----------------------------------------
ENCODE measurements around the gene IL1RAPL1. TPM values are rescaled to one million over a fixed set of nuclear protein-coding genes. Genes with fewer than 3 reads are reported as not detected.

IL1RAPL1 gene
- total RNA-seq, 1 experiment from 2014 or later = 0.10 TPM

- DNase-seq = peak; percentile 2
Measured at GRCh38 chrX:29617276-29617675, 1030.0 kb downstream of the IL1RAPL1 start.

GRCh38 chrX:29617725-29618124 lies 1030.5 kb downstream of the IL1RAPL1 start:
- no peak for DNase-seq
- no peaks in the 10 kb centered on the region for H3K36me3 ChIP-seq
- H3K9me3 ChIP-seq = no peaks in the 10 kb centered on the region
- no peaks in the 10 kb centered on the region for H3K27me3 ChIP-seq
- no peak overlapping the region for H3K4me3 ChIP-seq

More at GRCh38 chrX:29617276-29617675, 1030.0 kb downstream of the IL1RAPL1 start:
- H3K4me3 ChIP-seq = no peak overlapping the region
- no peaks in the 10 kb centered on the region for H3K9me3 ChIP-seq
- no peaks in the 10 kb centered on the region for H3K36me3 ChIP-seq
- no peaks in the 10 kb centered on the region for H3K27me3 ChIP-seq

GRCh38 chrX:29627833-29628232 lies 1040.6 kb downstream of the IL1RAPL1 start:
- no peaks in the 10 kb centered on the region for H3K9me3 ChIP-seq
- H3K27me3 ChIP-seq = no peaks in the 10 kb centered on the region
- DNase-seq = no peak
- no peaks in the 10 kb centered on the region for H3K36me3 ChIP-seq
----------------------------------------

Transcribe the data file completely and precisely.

ENCODE measurements around the gene IL1RAPL1. TPM values are rescaled to one million over a fixed set of nuclear protein-coding genes. Genes with fewer than 3 reads are reported as not detected.

IL1RAPL1 gene
- total RNA-seq, 1 experiment from 2014 or later = 0.10 TPM

- DNase-seq = peak; percentile 2
Measured at GRCh38 chrX:29617276-29617675, 1030.0 kb downstream of the IL1RAPL1 start.

GRCh38 chrX:29617725-29618124 lies 1030.5 kb downstream of the IL1RAPL1 start:
- no peak for DNase-seq
- no peaks in the 10 kb centered on the region for H3K36me3 ChIP-seq
- H3K9me3 ChIP-seq = no peaks in the 10 kb centered on the region
- no peaks in the 10 kb centered on the region for H3K27me3 ChIP-seq
- no peak overlapping the region for H3K4me3 ChIP-seq

More at GRCh38 chrX:29617276-29617675, 1030.0 kb downstream of the IL1RAPL1 start:
- H3K4me3 ChIP-seq = no peak overlapping the region
- no peaks in the 10 kb centered on the region for H3K9me3 ChIP-seq
- no peaks in the 10 kb centered on the region for H3K36me3 ChIP-seq
- no peaks in the 10 kb centered on the region for H3K27me3 ChIP-seq

GRCh38 chrX:29627833-29628232 lies 1040.6 kb downstream of the IL1RAPL1 start:
- no peaks in the 10 kb centered on the region for H3K9me3 ChIP-seq
- H3K27me3 ChIP-seq = no peaks in the 10 kb centered on the region
- DNase-seq = no peak
- no peaks in the 10 kb centered on the region for H3K36me3 ChIP-seq